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Page:The Pentamerone, or The Story of Stories.djvu/368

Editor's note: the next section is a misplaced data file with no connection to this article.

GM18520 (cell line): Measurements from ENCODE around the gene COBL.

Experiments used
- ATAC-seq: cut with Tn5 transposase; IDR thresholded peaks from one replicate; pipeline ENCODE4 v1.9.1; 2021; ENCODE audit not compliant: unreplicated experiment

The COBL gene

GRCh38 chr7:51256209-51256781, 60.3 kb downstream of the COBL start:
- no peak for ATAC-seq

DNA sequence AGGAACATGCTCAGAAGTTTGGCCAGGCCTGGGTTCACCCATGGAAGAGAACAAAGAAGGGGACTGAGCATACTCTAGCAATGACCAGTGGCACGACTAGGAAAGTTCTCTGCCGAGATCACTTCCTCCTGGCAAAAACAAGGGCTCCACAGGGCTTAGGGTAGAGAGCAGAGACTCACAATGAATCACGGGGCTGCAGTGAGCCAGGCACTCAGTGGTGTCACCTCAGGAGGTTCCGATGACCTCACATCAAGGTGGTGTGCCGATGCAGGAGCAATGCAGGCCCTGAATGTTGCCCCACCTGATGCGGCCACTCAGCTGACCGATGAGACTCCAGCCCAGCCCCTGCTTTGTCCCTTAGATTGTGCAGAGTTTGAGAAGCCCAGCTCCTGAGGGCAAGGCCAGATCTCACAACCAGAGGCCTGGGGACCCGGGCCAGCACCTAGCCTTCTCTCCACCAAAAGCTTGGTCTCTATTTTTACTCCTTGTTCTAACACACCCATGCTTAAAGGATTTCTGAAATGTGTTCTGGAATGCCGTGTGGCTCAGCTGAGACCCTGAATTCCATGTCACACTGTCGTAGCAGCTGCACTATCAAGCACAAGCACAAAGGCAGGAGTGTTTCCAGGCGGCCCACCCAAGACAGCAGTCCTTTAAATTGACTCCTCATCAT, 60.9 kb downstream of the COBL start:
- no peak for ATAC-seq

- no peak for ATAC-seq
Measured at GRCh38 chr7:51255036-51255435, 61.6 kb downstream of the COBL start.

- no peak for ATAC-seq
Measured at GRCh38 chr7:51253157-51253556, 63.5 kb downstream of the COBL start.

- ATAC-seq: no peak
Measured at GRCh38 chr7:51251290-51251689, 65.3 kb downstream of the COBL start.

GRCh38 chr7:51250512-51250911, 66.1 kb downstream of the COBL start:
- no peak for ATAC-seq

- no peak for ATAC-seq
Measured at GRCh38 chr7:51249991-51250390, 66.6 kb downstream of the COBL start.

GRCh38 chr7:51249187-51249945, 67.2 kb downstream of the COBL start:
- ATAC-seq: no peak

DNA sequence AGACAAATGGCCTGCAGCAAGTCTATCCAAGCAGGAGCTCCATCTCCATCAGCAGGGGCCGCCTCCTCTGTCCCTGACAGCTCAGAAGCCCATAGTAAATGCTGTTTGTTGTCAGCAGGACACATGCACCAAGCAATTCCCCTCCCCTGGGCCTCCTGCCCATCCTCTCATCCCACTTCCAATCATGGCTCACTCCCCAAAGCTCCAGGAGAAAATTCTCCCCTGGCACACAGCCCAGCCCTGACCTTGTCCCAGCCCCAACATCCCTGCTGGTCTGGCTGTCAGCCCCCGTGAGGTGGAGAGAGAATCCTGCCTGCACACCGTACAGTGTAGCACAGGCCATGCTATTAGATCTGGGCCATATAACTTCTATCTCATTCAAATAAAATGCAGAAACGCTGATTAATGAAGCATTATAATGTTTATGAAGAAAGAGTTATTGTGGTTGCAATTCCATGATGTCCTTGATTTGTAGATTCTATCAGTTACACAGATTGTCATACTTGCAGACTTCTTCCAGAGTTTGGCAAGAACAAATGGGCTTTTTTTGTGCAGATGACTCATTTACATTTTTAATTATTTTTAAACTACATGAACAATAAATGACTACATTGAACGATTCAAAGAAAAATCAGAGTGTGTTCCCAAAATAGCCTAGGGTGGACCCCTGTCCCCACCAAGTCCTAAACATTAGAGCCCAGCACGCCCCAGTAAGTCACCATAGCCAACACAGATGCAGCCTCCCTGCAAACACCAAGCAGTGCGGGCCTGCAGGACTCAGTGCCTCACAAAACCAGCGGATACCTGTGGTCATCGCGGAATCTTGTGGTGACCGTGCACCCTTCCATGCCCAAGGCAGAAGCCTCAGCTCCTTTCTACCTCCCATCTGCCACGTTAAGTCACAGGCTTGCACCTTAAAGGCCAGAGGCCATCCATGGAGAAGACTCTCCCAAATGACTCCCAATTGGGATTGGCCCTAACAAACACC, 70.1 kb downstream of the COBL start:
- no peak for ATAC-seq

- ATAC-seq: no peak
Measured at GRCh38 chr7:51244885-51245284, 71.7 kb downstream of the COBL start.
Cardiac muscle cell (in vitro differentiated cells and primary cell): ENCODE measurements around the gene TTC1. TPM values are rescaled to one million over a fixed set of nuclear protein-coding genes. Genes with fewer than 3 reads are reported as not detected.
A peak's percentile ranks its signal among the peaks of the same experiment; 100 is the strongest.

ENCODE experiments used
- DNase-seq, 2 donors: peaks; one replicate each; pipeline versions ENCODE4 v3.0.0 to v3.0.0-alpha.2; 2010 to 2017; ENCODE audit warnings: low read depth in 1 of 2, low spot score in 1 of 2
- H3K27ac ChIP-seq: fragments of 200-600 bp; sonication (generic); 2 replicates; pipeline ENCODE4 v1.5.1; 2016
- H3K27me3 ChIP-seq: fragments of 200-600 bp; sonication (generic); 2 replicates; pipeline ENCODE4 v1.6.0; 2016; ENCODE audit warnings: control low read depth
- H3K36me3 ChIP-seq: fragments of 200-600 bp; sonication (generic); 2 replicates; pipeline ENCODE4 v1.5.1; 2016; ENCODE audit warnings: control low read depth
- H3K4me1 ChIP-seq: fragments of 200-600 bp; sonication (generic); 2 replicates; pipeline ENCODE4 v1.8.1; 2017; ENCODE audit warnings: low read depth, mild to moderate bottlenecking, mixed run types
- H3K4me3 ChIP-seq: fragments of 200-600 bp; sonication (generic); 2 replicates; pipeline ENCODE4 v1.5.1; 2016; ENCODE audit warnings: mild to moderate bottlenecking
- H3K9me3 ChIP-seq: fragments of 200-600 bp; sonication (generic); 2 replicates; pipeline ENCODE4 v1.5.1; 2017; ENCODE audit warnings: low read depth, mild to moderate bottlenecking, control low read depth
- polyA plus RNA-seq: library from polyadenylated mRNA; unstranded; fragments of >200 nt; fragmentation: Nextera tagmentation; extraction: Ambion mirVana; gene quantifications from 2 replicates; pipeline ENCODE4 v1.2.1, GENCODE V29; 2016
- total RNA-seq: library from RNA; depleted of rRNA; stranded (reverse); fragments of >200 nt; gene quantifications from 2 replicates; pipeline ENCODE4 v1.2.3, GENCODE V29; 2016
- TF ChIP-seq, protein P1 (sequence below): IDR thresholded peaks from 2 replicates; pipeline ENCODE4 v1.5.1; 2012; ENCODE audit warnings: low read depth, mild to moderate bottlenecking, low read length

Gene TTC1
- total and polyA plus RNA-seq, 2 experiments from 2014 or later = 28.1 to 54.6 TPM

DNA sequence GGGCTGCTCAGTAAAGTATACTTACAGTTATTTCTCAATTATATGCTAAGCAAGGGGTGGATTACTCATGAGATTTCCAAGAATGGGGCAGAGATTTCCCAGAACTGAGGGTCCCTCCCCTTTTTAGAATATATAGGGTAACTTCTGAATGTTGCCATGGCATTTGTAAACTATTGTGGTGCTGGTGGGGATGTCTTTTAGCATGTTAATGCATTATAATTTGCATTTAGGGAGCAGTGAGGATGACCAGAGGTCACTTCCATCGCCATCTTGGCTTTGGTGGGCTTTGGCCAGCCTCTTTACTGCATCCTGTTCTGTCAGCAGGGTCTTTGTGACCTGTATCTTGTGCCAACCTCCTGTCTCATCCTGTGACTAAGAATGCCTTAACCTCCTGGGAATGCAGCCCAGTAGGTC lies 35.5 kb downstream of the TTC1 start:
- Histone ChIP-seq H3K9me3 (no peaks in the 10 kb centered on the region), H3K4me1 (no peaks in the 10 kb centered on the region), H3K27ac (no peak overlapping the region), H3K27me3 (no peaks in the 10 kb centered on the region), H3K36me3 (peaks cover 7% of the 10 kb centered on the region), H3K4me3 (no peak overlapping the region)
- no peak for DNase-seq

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reached home. But hardly had he set foot in the house, when he went into a secret chamber, intending to hide the money which he expected to receive from the whip. Then he said, “Whip, give me a hundred!” and thereupon the whip gave him more than he looked for, making counterpoint on his legs and face like a musical composer, so that Lise, hearing his cries, came running to the spot; and when he saw that the whip, like a runaway horse, could not stop itself, he opened the little box and brought it to a stand-still. Then he asked Cianne what had happened to him, and upon hearing his story, he told him he had no one to blame but himself; for like a blockhead he alone had caused his own misfortune, acting like the camel, that wanted to have horns and lost its ears; but he bade him mind another time and keep a bridle on his tongue, which was the key that had opened to him the storehouse of misfortune; for if he had spoken well of the youths, he would perhaps have had the same good fortune, especially as to speak well of any one is a merchandise that costs nothing, and usually brings profit that is not expected. In conclusion Lise comforted him, bidding him not seek more wealth than Heaven had given him, for his little casket would suffice to fill the houses of thirty misers, and Cianne should be master of all he possessed, since to the generous man Heaven is treasu-